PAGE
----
The Robert Packard Center for ALS Research at Johns Hopkins
Scientists with the Packard Center for ALS Research at Johns Hopkins continue to make vital discoveries about ALS—to shed light on its cause, to explain the course of the disease at a molecular level, and to find and study the genes that either cause it outright or make people susceptible to it. All this, of course, drives Packard’s single-minded goal: Find therapies to beat the disease.
Our scientists, for example, first explained one of the main reasons for cell death in ALS. That find formed the basis for a decade of drug discovery leading to Riluzole, the only FDA-approved drug for ALS.
Scientific work at Packard is not about throwing darts at a board, hoping for a bulls-eye, but rather about taking deeply thoughtful, tailored approaches based on the cumulative understanding of ALS from the world’s leading scientists. This past year, thanks to the generous funding from MDA’s Wings Over Wall Street®, more than 30 outstanding researchers collaborated in our performance-driven model.
In addition, the projects our Center scientists share with other organizations widen the chances of discovery and shorten the path to therapy. Our strong ties with P2ALS, for example, a tight group of top researchers from Packard and Project A.L.S., has advanced gene-silencing as a therapy for familial ALS. The collaboration is also on the verge of making a plentiful supply of human ALS cells a reality. Having actual human ALS cells or tissues to study has been a holy grail of ALS research. They can reveal errors in the true disease; they can be our closest models for drug-testing.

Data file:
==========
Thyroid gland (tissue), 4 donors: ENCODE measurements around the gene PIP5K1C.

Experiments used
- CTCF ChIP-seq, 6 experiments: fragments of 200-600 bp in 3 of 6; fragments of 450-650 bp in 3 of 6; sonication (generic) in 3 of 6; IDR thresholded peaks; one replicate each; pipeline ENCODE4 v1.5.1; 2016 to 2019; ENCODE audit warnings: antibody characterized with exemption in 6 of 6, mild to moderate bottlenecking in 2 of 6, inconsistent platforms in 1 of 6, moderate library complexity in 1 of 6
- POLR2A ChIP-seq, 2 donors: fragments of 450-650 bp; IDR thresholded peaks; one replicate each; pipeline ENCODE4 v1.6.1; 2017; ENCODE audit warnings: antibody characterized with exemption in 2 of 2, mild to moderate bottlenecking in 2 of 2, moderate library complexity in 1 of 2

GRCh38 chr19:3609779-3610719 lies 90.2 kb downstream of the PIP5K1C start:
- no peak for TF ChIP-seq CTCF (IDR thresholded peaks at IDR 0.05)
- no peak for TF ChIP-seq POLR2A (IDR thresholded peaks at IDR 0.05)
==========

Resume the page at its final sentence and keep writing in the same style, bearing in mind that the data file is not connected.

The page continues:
Research projects funded by MDA's Wings Over Wall Street®
Q: What would you do with more money?
A: In October 2011, an international team of researchers that included Packard-funded scientist Bryan Traynor identified a large section of DNA in the middle of the C9ORF72 gene where a series of six DNA bases was repeated hundreds or thousands of times in the ALS patients. Together with previously discovered genes, the new discovery means that the genetics of nearly two-thirds of familial cases is now explained. New data also suggest that about 4-5% of sporadic ALS may be linked to large repeat expansions in C9ORF72, thus making C9ORF72 the most common genetic cause of ALS to date.
This discovery provided an opportunity to build new and better experimental tools to find out how the repeated DNA causes ALS and identify new therapeutic targets to treat the disease.
These exciting discoveries are presenting promising paths for research and therapy development. Funding, however, determines how aggressively we can follow these leads. Almost every week, I’m asked to approve a new, and more often than not, exciting research collaboration with our scientists that might lead to new treatments or offer hope of a cure. It’s hard to turn them down.
We can’t stress enough that the Center’s worldwide collaborative science would be close to impossible without philanthropic support. Additional research dollars received from MDA’s Wings Over Wall Street® will allow us to fund the completely new or next-step studies that need to be done.
We deeply, genuinely thank you for your help.
Jeffrey D. Rothstein, M.D., Ph.D., Director, Packard Center for ALS Research at Johns Hopkins
Piera Pasinelli, PhD, Science Director, Packard Center for ALS Research at Johns Hopkins